Hebrew for Christians
The Confession of Praise

B'H l'Yeshua

The Confession of Praise

Hodu la'Adonai ki Tov

by John J. Parsons

Psalm 118:1

"O give thanks unto the LORD; for he is good:
because his mercy endureth for ever."
Psalm 118:1

In Modern Hebrew the word todah means "thanks," though in Biblical Hebrew the root (yada') means to "praise" or even "confess." The phrase hodu la'Adonai might better be translated as "give praise to the Lord," or "acknowledge the Lord," or even "confess to the Lord." The acknowledgement of God's goodness is the fitting response to the truth about who God is and what He has done. We are instinctively grateful when we understand that our life is a gift given to us by the love of God.

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Note that the psalmist praises God because "his mercy endures forever." The word chesed means loyal devotion, faithful love, and steadfast passion.  Ruth was praised for her chesed when she loyally remained by her mother-in-law Naomi's side, despite the hard circumstances of her life.  God's goodness is like that to us as well. He never leaves nor forsakes us, despite the difficulties we often face.

Of the thirteen attributes of the Lord listed in Torah, two are joined together. God is said to be rav chesed ve-emet, "abounding in faithful love and truth" (Exod. 34:6).  Faith confesses that God's steadfast passion is eternally present for us – despite the circumstances of our present condition. And that's another reason to say, hodu la'Adonai ki tov!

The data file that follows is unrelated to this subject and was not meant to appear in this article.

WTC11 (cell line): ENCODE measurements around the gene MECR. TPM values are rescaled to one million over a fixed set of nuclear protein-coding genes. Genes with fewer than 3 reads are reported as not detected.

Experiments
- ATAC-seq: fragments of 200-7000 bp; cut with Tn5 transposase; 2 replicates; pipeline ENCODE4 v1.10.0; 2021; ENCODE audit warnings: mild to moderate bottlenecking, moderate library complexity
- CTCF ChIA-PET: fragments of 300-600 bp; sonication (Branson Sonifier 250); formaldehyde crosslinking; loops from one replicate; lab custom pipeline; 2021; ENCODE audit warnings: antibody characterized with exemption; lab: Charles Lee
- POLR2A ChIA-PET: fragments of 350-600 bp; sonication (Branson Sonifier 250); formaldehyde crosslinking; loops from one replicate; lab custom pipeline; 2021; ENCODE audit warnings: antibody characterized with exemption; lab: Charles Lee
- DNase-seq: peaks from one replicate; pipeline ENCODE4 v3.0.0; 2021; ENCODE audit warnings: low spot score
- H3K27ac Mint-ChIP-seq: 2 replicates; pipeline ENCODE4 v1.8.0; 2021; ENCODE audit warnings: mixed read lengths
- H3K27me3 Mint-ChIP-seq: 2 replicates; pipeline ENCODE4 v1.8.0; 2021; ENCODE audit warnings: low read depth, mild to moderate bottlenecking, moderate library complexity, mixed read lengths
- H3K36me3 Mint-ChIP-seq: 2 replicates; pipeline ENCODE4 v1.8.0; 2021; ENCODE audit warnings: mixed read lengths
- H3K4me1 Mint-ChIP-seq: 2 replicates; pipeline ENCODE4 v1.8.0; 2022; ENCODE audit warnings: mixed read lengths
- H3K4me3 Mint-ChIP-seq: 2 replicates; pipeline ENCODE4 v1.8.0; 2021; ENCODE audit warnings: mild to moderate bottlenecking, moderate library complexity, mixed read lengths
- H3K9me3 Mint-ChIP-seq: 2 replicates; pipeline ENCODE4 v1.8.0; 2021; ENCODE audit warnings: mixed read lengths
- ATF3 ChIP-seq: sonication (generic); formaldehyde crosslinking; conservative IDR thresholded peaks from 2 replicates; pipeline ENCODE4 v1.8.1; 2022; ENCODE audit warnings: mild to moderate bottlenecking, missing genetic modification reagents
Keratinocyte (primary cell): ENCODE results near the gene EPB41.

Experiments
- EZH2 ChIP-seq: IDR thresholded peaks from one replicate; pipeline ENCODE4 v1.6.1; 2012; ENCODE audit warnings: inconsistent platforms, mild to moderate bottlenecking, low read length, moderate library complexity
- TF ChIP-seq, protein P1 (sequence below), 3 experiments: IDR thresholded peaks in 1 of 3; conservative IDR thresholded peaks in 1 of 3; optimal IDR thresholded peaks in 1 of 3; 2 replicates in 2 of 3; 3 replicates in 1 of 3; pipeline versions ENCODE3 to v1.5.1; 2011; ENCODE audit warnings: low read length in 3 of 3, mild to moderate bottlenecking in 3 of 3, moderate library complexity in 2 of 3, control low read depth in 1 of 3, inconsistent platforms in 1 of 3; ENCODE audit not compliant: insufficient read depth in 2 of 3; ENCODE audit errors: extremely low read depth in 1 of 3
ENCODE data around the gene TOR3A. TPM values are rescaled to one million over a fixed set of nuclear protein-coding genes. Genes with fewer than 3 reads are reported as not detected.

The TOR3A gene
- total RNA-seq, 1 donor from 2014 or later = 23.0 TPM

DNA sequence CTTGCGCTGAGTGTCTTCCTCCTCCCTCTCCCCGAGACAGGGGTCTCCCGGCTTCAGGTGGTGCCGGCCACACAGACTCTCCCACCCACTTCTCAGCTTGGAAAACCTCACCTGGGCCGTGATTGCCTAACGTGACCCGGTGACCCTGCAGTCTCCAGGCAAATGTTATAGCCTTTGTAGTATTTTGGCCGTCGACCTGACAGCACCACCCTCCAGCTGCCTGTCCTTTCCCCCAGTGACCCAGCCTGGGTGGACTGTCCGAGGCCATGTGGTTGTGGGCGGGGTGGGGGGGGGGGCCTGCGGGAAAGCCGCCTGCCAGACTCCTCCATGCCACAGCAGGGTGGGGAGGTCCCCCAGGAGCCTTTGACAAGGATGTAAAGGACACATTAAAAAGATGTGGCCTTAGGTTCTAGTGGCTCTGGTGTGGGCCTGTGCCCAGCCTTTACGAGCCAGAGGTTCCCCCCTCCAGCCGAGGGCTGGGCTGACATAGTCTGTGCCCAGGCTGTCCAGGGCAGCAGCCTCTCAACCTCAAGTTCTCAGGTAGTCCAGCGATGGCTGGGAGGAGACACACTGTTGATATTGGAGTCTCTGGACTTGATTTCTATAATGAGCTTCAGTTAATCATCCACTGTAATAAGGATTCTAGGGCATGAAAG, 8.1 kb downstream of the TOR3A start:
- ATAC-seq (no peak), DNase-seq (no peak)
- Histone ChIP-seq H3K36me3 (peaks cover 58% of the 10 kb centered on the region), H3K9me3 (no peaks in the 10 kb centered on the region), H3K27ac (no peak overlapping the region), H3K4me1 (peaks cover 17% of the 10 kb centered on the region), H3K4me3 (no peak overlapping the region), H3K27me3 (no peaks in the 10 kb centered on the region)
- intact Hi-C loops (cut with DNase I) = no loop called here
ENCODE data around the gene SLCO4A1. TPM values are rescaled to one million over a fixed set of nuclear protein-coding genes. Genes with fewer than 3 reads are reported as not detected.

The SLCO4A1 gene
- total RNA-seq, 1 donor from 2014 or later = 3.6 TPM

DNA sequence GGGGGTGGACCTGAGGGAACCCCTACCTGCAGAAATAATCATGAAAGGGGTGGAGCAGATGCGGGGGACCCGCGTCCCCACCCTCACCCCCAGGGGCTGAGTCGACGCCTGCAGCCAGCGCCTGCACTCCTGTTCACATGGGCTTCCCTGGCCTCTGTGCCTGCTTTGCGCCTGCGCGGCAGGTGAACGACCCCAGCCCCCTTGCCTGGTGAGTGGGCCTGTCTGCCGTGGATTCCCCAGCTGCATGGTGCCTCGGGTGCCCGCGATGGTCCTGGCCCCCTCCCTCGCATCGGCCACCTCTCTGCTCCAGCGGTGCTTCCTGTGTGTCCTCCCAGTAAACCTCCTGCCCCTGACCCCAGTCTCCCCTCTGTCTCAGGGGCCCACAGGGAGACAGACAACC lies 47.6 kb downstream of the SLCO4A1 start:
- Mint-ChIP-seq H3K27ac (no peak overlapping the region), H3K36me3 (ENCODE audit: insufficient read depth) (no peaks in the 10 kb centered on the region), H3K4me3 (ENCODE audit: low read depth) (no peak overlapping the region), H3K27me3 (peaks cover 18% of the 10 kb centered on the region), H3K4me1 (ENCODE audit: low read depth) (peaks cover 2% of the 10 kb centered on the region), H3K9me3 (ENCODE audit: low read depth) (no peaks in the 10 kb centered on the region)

Psalm 118:1 (BHS) Transliteration

hodu la'Adonai ki tov, ki le'olam chasdo


A basic principle in Bible interpretation is to note repeated occurrences of a word or phrase. This is sometimes referred to as the "law of recurrence."  The assumption here is that since God is the Consummate Communicator, if a word or phrase is restated in Scripture, there is surely a good reason.  In some cases the function appears to be didactic (such as the two sets of instructions given for building the Mishkan (tabernacle) in Exodus; in other cases it appears to be exclamatory: God doesn't repeat Himself without the intent of getting our attention.

Psalm 118:1

Now this exact phrase, hodu la-donai ki-tov, ki le'olam chasdo ("Give thanks to the LORD for He is good, for His stedfast love endures forever") appears no less than 5 times in Scripture (1 Chr. 16:34; Psalm 106:1; Psalm 107:1; Psalm 118:1,29; Psalm 136:1). Since the genre of each of these instances is tehillah (praise), it is clear that the Ruach HaKodesh (Holy Spirit) is emphasizing something of great spiritual significance, namely, God's goodness to us -- His chesed -- is profound reason for us to give Him thanks (in Psalm 136, the refrain, "ki le'olam chasdo" occurs 25 times, as well as elsewhere in Scripture, for example Ezra 3:11; Jer. 33:11).

The verb hodu is the imperative of yadah, and therefore could also be understood as "confess" or "acknowledge" that the LORD is good.  We also get from this root the Hebrew word todah, meaning "thank you."

The Thanksgiving Holiday certainly has its roots in the Jewish tradition of giving thanks to God. How much more should we, who are trusting in God's chesed as expressed in the gift of His Son Yeshua, give heartfelt thanks?

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